About 54,000 Kenyans are using the daily HIV prevention pill today up from 9,000 a year ago. This is the second highest use in the world after US, which has 197,000 users in a population of 325 million.
This is a major jump from just about 9,000 early last year, to 27,000 in November and 54,000 now.
The pill known as Pre-Exposure Prophylaxis (PrEP) and taken daily by HIV negative people to protect them against infection was officially launched in Kenya in 2017.
PrePWatch, an Internet site run by the American NGO AVAC, and which tracks the use of the pill globally, puts Kenya the topuser in Africa.
Use in Kenya is way ahead of countries with higher HIVprevalence rates. Swaziland (Eswatini) which has one of the highest HIV prevalence rates in the world, 27 per cent, has 2,300 PrEP users.
Botswana with a prevalence rate of 22 per cent has only 100 PrEP users. South Africa with a prevalence rate of 19 per cent has 17,000 users. Uganda has 12,000 users, Tanzania 8,300 and Nigeria 600. HIV prevalence rate in Kenya is 5.4 per cent. Among rich countries; UK has 11,000 users, Australia 18,000, Japan 100, China 1,000 and Spain 1,500.
The estimates however do not indicate whether these are consistent or just one off users of the daily prevention pill.
A study presented at a UN meeting in The Netherlands in August showed most Kenyans starting on the pill do not go beyond the first month.
The study showed by the sixth month, less than 10 per cent of the original starters are still on the pill. The highest dropout rates were recorded among girls aged 15 to 29.
The research by the National AIDS and STIs Control Programme and the National AIDS Control Council had assessed the retention rates of people enrolled in PrEP programmes in Kenya.
The assessment was done among 1,585 female sex workers, men who have sex with men and young women between 2015 and 2016. “We observed high attrition from PrEP use by all groups but especially among young women,” said the study.
One month after enrollment, data showed about 60 per cent of starters had dropped out and only 26 per cent were still on by the third month and 14 per cent by the sixth month.
Reasons for stopping use of PrEP, the study says, include reduced self-perception of risk, misconceptions about the pill, negative attitude from health workers, and tedious procedures at health facilities.
On Tuesday scientists at the Kenya Medical Research Institute (Kemri) and several US universities made a raft of radical proposals on how to attract and keep 15-year-old girls on the pill.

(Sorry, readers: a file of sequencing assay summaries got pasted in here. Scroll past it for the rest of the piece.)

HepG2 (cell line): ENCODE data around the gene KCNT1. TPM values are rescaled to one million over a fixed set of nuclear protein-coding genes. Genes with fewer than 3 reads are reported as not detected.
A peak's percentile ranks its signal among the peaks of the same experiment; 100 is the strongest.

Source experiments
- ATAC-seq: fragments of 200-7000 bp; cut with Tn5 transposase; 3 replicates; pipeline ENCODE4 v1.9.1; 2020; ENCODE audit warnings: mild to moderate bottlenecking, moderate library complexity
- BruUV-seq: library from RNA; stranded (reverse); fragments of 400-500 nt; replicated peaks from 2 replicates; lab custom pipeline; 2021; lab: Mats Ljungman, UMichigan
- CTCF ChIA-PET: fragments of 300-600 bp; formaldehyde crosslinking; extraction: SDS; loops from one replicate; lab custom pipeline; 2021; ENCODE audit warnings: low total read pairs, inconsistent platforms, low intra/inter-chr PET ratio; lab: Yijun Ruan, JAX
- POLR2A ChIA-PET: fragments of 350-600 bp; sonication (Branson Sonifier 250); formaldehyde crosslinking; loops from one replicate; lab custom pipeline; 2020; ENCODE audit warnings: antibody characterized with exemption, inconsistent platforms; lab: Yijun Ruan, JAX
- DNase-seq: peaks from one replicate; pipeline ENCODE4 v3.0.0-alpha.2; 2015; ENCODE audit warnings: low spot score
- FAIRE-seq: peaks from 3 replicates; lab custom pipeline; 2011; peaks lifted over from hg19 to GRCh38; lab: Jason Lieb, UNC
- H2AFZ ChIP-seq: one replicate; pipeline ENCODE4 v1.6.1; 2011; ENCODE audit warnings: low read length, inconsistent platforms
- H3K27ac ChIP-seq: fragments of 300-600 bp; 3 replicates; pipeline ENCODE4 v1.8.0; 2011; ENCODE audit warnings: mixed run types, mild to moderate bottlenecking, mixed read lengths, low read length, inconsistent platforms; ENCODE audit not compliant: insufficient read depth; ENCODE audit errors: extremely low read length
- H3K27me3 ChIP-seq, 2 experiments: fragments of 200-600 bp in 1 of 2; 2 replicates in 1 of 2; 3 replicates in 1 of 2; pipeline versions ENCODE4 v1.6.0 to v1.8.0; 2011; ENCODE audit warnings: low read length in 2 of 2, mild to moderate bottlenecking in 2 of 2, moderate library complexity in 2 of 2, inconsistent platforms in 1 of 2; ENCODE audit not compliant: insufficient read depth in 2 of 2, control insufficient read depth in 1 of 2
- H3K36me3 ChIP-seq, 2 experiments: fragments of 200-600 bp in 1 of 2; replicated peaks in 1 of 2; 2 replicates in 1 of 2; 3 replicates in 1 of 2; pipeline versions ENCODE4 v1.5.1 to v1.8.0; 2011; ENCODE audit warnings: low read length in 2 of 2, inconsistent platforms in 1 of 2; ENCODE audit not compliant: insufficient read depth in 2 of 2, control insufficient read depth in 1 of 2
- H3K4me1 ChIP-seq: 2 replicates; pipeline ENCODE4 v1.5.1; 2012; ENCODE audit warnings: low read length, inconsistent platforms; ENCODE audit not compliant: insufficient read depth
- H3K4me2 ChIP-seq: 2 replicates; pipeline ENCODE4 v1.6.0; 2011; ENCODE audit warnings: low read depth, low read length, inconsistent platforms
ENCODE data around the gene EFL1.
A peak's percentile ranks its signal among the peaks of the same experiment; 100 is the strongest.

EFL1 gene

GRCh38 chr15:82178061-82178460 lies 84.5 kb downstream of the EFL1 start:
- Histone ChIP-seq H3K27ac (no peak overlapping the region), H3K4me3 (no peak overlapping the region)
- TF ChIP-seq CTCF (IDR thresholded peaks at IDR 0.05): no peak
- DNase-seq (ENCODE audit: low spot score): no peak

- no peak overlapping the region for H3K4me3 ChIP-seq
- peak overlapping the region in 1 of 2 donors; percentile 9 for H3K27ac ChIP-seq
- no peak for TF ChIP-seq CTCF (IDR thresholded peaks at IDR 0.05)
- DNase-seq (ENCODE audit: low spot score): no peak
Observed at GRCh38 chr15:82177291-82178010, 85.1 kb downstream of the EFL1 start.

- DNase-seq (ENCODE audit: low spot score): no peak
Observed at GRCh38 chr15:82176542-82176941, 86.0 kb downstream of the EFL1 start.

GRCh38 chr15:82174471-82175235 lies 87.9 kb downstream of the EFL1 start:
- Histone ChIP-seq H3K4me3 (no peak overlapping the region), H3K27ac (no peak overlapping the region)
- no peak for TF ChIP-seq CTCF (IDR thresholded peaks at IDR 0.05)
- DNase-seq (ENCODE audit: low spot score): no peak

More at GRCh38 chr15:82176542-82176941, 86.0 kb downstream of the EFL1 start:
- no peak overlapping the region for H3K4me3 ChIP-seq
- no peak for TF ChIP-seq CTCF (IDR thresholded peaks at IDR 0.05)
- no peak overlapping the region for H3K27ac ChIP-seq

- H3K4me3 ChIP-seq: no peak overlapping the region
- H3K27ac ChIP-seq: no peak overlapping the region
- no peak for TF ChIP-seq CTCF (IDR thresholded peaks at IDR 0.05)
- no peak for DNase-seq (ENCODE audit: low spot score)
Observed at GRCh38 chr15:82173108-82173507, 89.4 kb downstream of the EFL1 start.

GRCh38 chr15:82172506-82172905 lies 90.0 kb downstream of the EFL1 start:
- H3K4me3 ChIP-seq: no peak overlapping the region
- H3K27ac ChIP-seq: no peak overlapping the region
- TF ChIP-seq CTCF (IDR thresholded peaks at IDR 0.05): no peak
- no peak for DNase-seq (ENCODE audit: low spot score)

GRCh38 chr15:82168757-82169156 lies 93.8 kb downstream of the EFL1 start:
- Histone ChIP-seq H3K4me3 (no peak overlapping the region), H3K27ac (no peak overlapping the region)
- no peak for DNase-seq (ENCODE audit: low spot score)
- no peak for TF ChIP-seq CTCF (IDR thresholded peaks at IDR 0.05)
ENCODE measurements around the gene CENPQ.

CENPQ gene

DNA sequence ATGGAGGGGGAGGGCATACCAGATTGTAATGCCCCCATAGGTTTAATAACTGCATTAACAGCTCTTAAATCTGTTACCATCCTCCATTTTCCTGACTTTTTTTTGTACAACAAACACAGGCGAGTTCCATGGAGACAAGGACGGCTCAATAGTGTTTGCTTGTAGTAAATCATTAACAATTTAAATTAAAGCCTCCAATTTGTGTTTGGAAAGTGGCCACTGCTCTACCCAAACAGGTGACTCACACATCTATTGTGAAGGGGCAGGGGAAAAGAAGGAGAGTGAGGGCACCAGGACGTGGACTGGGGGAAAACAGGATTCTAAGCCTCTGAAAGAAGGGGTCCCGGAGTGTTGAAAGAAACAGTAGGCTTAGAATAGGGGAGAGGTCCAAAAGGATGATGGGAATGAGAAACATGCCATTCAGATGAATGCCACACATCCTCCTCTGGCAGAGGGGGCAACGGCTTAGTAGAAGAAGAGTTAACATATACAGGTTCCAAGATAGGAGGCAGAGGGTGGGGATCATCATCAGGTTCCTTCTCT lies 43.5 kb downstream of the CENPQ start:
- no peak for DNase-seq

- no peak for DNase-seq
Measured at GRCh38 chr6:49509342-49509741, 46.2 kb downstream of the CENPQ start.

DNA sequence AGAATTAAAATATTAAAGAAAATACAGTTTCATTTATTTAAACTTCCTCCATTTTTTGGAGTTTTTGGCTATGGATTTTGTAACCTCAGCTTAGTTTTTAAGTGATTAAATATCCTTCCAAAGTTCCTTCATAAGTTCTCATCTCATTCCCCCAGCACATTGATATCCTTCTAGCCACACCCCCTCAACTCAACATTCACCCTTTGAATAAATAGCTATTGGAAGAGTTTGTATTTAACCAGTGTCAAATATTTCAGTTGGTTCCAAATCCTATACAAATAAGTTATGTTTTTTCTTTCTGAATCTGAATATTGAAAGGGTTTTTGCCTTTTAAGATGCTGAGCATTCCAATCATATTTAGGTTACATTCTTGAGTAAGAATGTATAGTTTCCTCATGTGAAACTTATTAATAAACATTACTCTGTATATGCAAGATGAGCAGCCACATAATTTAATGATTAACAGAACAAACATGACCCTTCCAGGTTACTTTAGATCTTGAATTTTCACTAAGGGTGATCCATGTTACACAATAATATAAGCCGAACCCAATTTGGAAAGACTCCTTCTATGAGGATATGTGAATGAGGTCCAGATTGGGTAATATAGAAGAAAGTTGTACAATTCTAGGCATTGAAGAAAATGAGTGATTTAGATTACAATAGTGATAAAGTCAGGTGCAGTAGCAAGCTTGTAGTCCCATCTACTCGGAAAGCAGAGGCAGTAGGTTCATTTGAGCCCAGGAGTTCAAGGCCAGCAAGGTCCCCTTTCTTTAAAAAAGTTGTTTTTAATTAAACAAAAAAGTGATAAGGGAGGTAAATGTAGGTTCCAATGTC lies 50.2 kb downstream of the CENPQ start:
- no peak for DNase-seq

The suggestion published in the Journal of the International Association of Providers of AIDS Care, for example wants the girls to get prescriptions without necessarily being subjected to parental consent. They also suggest the pills be offered in hospitals by friendly and non-judgmental staff including ‘PrEP Queens’ – girls who themselves use the pill.
Such health facility settings the researchers suggest should be youth offering incentives such as WiFi.
PrEP promotions they suggest be taken where young girls and women are likely to congregate including hair salons and night clubs. “For instance, PrEP can be messaged as a way for clever and wise young women to stay healthy, so they may attend university,” suggest the researchers.
The pill however comes with a strong requirement that users be subjected to regular liver monitoring due to its high toxicity.
When taken as prescribed, experts say PrEP can reduce the risk of contracting HIV by up to 90 per cent.
Going by the brand name Truvada, it is manufactured by the US drug maker Glead Sciences.
However, Mylan Laboratories and Aurobindo Pharma of India but with strong US presence have registered generics of Truvada in Kenya for use in HIV prevention.
Many of the generic HIV medicines in Africa come from Mylan Laboratories of Hyderland India, a subsidiary of Mylan NV, an American global generic manufacturer registered in the Netherlands.
PrepWatch says the user data is collected from the US President’s Emergency Plan for AIDS Relief (PEPFAR), and country reports.
But this is framed against increasing skepticism over the integrity of HIV data in Kenya. In December an evaluation of the voluntary male circumcision project in Kenya found huge data exaggeration in western Kenya.
Also an audit report of Global Fund last year found high cases of double or multiple data reporting in its supported HIVprogrammes.
Earlier last year another study, which also involved the Ministry of Health showed exaggerated HIV prevalence rates in parts of Western Kenya.
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